There are two types of games for a game reviewer with deadlines. Firstly, there are the games that you play until you feel you have enough material to write a credible and informed review. Knowing when you reach that point will depend on the game and on your experience as a game reviewer.

Some games are multi-faceted and require more time playing, while other games are simpler and require less time playing. In my experience, most games, and particularly most decentralized games, fall into this first category.

The second category of games are those that you keep on playing even though you know you have enough material to write the review you’re supposed to write. You’ve gone through most of the game’s features, understand most of the mechanics, and you’ve played it for at least a few hours. And yet you keep playing.

Superficially, you tell yourself that you need to play for a bit longer, just to get the full experience, but deep down you know you’re suffering from the “one more game” syndrome. The game you’re playing is simply too addictive to stop. CryptoDozer falls into this category.

I played twenty more levels after I took this screenshot 🙂

As a kid, the coin pusher machine in the arcade that came to town twice a year was my favorite game. I had a slight feeling the machines weren’t rigged in my favor, but that didn’t stop me from spending all my precious euros seeing worthless coins fall down the gutter. There was little strategy to my playing. I let chance guide me and received just enough reward to want to keep on playing.

CryptoDozer is a coin pusher game on the Ethereum blockchain. When you first start playing CryptoDozer, you’ll receive around thirty coins if you verify your email address and connect your Ethereum account through MetaMask. That’s enough to get you an enticing sniff of the game. At first, like a total noob, as if I hadn’t played this game in an arcade twice every year for a decade, I dropped coin by coin, watching how each single coin pushed the other coins forward. Eventually, I started dropping multiple coins at once, in the center or on the flanks, depending on how the field of coins was moving forward.

The fact that I felt the same addictive rush of dopamine playing a digital coin pusher game as I felt when I was a kid playing it in a game arcade, shows how well-made CryptoDozer is. After all, apart from the fact that it’s certainly not easy to find the right balance between giving enough rewards while also keeping the user playing, it’s also not easy to recreate something physical digitally.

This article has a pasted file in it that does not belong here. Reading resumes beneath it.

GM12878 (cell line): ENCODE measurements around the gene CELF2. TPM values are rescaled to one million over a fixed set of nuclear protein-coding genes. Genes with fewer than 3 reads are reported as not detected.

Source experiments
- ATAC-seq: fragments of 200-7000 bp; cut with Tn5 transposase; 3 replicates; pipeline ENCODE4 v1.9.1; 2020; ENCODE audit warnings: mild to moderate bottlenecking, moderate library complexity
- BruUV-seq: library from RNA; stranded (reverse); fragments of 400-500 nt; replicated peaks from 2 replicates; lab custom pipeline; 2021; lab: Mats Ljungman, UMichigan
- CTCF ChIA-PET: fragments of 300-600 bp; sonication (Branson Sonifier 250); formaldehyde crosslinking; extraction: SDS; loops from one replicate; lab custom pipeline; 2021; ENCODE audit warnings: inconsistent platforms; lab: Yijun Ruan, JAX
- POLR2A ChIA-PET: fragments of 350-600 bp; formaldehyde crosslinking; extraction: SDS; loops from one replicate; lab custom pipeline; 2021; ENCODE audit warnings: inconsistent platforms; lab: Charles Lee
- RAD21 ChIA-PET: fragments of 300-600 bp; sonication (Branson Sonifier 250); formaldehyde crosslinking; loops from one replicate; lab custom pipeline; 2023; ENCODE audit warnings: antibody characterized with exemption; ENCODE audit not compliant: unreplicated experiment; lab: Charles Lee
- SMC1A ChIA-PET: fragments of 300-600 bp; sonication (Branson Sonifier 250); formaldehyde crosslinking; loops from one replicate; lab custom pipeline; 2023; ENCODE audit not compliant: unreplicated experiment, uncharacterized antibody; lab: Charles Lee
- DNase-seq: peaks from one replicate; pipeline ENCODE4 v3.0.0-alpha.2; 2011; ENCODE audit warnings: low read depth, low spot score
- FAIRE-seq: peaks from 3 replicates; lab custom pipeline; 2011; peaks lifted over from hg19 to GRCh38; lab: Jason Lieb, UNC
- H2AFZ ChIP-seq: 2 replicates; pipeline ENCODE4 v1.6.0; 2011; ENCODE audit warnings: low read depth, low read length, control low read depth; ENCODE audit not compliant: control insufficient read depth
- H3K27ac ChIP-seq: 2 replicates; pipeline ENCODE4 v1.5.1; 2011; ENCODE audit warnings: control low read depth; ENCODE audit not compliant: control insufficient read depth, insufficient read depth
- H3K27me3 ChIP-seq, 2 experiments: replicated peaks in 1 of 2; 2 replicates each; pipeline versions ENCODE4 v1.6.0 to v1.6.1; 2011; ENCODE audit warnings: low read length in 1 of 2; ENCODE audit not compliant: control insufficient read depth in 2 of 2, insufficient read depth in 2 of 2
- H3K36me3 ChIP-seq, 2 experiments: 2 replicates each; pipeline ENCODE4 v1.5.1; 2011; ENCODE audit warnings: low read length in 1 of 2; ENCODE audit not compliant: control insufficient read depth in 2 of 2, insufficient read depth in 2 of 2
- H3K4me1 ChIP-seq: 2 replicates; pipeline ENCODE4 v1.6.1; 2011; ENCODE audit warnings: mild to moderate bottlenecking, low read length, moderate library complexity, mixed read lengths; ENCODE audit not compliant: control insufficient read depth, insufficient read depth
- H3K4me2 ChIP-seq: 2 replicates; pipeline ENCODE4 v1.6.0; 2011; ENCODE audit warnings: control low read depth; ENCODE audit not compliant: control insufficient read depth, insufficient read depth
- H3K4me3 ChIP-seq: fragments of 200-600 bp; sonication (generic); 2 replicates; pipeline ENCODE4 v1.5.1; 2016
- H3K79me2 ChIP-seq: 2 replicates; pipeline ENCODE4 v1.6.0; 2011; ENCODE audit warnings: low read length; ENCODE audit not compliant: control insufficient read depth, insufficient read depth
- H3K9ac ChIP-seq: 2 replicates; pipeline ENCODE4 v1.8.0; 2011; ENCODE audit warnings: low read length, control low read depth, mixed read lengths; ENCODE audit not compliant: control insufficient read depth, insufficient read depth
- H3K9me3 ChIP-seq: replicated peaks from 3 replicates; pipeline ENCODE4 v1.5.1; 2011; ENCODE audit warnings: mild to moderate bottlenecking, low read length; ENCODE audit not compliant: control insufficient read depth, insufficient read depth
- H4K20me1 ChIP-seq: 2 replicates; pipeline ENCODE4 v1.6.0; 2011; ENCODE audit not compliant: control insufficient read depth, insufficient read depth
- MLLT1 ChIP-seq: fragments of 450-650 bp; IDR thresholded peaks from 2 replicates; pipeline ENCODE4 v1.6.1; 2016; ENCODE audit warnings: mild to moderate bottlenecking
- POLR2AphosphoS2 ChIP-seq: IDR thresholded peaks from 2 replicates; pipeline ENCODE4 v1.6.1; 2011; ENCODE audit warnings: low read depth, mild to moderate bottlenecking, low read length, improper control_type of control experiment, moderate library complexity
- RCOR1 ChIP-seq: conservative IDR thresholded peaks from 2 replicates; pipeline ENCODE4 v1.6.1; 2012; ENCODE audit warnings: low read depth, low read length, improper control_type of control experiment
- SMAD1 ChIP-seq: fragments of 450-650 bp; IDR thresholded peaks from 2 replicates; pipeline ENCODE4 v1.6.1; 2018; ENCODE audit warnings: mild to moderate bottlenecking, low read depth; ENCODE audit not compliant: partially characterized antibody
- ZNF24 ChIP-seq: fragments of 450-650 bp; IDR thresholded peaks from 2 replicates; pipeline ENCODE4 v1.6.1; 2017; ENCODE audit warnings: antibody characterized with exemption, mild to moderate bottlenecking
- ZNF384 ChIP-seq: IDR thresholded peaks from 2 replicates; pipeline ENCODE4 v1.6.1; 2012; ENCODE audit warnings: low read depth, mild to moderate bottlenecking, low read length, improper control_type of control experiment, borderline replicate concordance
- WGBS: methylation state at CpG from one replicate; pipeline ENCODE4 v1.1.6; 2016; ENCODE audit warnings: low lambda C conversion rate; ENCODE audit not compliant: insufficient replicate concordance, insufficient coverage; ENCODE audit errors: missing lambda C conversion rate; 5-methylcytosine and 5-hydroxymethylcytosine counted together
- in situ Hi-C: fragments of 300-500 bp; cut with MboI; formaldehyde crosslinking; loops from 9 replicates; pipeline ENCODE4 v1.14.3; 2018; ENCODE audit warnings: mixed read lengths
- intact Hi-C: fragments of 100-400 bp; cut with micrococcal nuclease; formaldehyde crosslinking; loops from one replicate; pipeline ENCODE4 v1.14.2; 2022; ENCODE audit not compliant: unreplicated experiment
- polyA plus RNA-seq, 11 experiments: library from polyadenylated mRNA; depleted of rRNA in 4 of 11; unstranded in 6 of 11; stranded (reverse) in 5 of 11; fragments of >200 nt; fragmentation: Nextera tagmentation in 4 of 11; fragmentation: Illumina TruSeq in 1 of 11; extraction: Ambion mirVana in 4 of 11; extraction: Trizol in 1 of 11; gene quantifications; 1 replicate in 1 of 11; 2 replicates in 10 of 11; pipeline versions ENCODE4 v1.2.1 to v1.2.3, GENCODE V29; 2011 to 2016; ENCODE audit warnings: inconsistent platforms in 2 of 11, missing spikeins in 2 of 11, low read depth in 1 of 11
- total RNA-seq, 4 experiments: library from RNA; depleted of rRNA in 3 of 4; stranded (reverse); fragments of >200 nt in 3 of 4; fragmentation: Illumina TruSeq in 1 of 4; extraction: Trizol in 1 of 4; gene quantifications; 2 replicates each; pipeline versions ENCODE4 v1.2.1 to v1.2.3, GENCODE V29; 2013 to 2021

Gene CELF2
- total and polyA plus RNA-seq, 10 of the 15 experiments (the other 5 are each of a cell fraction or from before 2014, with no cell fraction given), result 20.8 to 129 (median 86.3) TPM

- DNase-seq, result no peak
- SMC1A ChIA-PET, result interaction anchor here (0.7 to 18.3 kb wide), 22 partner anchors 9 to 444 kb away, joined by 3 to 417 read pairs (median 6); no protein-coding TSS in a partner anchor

The real world has a tangibleness that the digital world doesn’t have. It’s almost as if feeling the coins in your hand and hearing them clink down the vertical tunnels of the machine is addictive in itself. A digital game cannot recreate that, so it needs other reasons to keep on playing. As such, CryptoDozer differs in a few important ways from a regular coin pusher machine.

Firstly, there isn’t just a front gutter for your coins to fall in. There are also side gutters that your coins can fall in. Anything that falls in there is lost. It doesn’t contribute to your reward, something that I only realized once I saw a few bonus coins disappear in there.

A bear edging towards the front gutter

You can protect your coins and items from falling off the sides by putting up two walls on the sides. For a limited amount of time, these walls will not only stop anything from falling off the sides, but they’ll also push everything close that’s to the sides back inwards. The field gets narrower, which makes it easier to push coins and items through the front.

Secondly, the game has a variety of bonus coins that fall automatically whenever you reach an accomplishment in the game. In the above screenshot, apart from the regular coins (with the Ethereum symbol on them) and the two bears, you’ll also notice two XP coins. Whenever you manage to drop an XP coin down the front, you’ll get five XP, which will help you level up. Whenever you reach a certain level, a crate will drop with either a normal, rare, or unique fancy doll inside (see first screenshot for a crate). The higher your level, the higher the chance of a more valuable doll. Once you reach level eighty, the most valuable dolls will unlock.

You need keys to unlock your crates. The crates with normal items require a key you can buy with dollars through PayPal or Razer Gold. Five keys cost $6.45 right now. Crates with rare or unique dolls require a key you need to buy with Ethereum. A single rare key costs 0.28 ETH and a single unique key 1.09 ETH. This is undoubtedly expensive, but there’s a chance you receive a doll in return that’s worth a good bit more than what you’ve spent on keys.